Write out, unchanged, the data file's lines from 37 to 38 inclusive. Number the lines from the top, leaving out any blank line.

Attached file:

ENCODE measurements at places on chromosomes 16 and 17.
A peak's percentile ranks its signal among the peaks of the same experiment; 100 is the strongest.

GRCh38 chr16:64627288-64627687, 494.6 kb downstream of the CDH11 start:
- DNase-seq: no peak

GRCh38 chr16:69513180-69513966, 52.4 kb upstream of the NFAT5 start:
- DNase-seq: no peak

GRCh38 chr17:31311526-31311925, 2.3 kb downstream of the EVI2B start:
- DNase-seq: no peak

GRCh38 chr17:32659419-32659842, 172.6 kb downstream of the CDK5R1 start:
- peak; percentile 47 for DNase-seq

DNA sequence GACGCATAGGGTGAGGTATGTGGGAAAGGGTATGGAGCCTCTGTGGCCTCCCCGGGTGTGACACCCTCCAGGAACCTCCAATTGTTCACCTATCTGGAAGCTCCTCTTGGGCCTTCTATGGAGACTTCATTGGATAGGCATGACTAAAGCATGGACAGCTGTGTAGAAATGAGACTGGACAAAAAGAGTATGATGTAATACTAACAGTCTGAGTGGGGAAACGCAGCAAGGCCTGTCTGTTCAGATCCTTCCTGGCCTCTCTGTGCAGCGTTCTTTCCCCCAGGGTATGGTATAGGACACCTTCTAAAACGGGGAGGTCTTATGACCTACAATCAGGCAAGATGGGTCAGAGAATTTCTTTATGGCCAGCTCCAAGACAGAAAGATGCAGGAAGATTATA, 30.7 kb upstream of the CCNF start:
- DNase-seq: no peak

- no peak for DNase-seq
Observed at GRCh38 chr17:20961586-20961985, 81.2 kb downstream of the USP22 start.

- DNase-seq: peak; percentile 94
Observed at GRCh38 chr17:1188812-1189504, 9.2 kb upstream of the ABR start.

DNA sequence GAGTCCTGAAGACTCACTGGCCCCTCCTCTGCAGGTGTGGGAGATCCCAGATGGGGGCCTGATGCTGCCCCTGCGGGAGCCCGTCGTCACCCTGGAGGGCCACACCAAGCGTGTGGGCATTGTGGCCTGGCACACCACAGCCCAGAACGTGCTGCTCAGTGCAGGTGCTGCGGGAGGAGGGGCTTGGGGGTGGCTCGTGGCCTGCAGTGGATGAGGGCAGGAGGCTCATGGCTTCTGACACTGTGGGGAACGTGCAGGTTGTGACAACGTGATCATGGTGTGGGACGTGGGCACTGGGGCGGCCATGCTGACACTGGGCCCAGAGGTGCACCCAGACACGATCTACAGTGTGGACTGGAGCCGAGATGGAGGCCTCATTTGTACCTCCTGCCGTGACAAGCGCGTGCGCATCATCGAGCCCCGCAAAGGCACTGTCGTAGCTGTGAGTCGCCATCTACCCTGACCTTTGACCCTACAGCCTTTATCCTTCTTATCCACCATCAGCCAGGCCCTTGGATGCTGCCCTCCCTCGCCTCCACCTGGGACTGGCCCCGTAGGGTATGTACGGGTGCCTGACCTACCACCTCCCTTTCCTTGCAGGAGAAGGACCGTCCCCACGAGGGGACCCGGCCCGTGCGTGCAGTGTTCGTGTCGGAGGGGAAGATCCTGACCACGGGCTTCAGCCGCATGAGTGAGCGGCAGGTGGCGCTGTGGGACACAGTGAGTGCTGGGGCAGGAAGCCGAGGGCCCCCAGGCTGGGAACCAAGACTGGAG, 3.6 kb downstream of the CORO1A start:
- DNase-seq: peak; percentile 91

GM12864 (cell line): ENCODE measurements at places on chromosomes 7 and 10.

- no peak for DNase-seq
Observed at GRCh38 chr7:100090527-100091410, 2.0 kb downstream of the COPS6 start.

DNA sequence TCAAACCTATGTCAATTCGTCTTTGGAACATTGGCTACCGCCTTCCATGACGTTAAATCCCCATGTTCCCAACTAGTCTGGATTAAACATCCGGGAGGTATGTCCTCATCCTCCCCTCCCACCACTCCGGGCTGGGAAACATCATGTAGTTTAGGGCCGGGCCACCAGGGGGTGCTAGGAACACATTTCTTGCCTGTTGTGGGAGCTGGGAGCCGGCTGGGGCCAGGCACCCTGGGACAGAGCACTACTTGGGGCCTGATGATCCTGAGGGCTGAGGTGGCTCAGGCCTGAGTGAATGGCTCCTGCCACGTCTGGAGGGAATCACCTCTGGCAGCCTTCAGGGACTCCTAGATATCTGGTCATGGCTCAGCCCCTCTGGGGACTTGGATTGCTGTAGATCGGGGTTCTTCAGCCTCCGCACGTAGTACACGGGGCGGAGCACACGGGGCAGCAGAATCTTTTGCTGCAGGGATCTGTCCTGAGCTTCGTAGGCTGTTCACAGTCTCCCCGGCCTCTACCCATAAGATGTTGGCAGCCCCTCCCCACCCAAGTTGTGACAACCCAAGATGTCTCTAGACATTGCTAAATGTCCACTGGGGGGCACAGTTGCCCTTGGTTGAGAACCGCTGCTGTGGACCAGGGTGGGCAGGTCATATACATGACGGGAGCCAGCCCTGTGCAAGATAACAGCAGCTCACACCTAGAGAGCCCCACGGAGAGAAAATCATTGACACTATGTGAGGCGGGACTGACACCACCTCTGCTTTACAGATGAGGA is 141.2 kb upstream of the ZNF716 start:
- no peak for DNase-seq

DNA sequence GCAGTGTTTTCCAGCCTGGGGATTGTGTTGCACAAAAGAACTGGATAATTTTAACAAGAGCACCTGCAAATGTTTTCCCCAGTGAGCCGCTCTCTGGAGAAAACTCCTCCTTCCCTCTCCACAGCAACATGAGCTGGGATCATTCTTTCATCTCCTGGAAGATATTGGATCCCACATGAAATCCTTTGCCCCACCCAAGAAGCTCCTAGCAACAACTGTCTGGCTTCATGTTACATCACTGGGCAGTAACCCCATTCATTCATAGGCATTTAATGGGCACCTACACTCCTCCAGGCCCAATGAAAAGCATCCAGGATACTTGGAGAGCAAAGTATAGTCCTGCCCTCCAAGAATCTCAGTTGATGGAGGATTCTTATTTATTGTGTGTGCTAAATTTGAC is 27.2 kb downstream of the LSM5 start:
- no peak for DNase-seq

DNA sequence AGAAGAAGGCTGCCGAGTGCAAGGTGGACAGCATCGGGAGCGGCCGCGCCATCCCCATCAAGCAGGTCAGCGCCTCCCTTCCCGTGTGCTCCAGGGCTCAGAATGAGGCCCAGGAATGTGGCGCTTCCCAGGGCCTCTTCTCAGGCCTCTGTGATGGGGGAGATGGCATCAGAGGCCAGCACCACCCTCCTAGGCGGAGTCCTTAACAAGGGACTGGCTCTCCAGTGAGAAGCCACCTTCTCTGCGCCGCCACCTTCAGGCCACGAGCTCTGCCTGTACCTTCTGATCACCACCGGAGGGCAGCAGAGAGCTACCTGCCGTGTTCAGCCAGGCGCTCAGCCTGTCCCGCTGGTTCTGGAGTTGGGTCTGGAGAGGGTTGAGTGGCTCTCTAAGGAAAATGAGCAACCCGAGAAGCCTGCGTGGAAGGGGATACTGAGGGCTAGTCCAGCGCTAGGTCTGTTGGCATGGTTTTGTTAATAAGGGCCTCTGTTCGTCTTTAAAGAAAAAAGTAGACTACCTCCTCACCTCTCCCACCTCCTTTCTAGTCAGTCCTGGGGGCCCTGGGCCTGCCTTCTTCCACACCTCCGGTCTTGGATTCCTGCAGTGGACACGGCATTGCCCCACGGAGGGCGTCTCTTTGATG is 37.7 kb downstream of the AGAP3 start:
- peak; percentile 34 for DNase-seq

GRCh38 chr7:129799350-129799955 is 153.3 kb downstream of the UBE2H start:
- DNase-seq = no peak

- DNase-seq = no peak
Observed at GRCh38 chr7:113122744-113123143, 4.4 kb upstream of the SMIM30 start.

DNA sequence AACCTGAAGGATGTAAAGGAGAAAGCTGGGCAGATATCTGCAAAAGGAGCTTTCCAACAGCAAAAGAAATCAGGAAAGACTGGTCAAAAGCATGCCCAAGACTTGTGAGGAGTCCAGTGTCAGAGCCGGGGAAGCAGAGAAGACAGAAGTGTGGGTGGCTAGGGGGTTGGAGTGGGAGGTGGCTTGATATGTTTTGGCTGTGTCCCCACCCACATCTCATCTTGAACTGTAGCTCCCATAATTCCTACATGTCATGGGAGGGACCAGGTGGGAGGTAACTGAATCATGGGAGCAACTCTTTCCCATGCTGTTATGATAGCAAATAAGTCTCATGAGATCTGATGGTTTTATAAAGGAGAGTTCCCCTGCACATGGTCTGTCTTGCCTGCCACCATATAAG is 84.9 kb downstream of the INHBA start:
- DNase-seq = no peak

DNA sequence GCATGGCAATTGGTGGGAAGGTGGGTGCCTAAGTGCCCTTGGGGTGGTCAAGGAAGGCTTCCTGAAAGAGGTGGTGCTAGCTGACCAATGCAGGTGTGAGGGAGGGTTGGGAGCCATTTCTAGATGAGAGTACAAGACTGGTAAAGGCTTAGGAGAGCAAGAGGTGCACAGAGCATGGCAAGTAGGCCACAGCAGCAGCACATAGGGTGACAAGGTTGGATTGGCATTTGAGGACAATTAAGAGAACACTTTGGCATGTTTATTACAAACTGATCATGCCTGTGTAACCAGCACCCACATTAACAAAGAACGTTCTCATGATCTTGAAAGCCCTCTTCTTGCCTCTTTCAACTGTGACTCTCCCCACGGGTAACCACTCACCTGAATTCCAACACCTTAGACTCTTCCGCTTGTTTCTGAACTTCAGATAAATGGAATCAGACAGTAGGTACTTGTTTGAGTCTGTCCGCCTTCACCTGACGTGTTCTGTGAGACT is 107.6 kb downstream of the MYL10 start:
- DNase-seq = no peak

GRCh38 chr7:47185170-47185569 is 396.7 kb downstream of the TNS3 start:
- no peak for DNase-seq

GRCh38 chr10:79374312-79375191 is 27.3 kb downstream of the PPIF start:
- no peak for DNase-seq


- no peak for DNase-seq

GRCh38 chr10:79374312-79375191 is 27.3 kb downstream of the PPIF start: